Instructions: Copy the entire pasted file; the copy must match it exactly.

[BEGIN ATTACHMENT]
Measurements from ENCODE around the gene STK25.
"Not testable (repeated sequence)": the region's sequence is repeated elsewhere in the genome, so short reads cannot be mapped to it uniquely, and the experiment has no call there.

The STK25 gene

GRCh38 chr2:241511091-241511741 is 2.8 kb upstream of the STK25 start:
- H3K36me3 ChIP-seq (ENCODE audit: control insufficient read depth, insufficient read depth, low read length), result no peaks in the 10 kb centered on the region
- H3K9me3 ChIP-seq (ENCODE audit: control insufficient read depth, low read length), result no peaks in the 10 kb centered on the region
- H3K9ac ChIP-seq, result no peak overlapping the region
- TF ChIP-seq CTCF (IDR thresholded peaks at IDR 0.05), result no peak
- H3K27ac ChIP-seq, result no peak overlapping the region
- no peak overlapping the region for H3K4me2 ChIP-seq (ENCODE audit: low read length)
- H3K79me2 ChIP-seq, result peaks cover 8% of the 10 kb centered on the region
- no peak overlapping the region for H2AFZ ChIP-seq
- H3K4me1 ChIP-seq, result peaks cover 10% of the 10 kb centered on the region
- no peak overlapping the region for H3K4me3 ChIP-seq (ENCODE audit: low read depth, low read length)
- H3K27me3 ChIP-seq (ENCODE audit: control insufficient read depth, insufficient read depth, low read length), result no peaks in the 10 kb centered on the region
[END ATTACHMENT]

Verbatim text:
Measurements from ENCODE around the gene STK25.
"Not testable (repeated sequence)": the region's sequence is repeated elsewhere in the genome, so short reads cannot be mapped to it uniquely, and the experiment has no call there.

The STK25 gene

GRCh38 chr2:241511091-241511741 is 2.8 kb upstream of the STK25 start:
- H3K36me3 ChIP-seq (ENCODE audit: control insufficient read depth, insufficient read depth, low read length), result no peaks in the 10 kb centered on the region
- H3K9me3 ChIP-seq (ENCODE audit: control insufficient read depth, low read length), result no peaks in the 10 kb centered on the region
- H3K9ac ChIP-seq, result no peak overlapping the region
- TF ChIP-seq CTCF (IDR thresholded peaks at IDR 0.05), result no peak
- H3K27ac ChIP-seq, result no peak overlapping the region
- no peak overlapping the region for H3K4me2 ChIP-seq (ENCODE audit: low read length)
- H3K79me2 ChIP-seq, result peaks cover 8% of the 10 kb centered on the region
- no peak overlapping the region for H2AFZ ChIP-seq
- H3K4me1 ChIP-seq, result peaks cover 10% of the 10 kb centered on the region
- no peak overlapping the region for H3K4me3 ChIP-seq (ENCODE audit: low read depth, low read length)
- H3K27me3 ChIP-seq (ENCODE audit: control insufficient read depth, insufficient read depth, low read length), result no peaks in the 10 kb centered on the region